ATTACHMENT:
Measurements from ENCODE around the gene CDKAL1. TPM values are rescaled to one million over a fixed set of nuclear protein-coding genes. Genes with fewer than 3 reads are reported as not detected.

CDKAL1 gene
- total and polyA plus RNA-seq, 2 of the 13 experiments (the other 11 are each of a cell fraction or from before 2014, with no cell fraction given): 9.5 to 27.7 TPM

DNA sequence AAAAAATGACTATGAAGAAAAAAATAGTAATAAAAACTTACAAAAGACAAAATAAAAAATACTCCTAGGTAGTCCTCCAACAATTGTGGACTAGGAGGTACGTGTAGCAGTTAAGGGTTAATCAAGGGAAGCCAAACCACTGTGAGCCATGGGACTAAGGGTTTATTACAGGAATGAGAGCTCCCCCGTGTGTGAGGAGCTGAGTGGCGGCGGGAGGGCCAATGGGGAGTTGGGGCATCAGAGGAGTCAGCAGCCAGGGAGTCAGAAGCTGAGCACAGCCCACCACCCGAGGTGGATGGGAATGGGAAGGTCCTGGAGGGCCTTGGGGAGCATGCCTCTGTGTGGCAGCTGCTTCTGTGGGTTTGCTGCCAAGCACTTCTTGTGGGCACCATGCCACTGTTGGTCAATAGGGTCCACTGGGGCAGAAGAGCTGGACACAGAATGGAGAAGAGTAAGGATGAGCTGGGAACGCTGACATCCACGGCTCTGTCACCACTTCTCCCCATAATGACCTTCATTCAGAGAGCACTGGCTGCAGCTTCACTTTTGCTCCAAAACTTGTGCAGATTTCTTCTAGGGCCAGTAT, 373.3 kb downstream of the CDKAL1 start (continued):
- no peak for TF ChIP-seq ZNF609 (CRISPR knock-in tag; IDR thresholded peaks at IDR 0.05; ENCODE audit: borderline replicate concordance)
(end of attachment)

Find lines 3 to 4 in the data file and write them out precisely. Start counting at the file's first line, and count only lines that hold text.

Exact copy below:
- total and polyA plus RNA-seq, 2 of the 13 experiments (the other 11 are each of a cell fraction or from before 2014, with no cell fraction given): 9.5 to 27.7 TPM

DNA sequence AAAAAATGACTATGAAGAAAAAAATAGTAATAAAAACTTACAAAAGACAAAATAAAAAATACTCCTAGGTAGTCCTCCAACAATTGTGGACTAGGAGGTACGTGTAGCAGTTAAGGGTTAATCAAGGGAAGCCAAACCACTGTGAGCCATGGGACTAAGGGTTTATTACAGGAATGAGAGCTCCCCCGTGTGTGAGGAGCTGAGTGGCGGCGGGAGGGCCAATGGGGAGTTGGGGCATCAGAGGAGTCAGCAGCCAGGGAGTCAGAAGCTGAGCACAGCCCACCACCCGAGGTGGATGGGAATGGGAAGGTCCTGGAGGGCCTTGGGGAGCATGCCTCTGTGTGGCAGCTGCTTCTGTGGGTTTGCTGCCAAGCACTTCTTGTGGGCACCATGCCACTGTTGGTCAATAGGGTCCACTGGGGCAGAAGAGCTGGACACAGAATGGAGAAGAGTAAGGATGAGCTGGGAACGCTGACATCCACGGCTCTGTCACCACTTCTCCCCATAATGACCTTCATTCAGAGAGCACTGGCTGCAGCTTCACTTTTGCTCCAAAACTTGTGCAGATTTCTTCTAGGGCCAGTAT, 373.3 kb downstream of the CDKAL1 start (continued):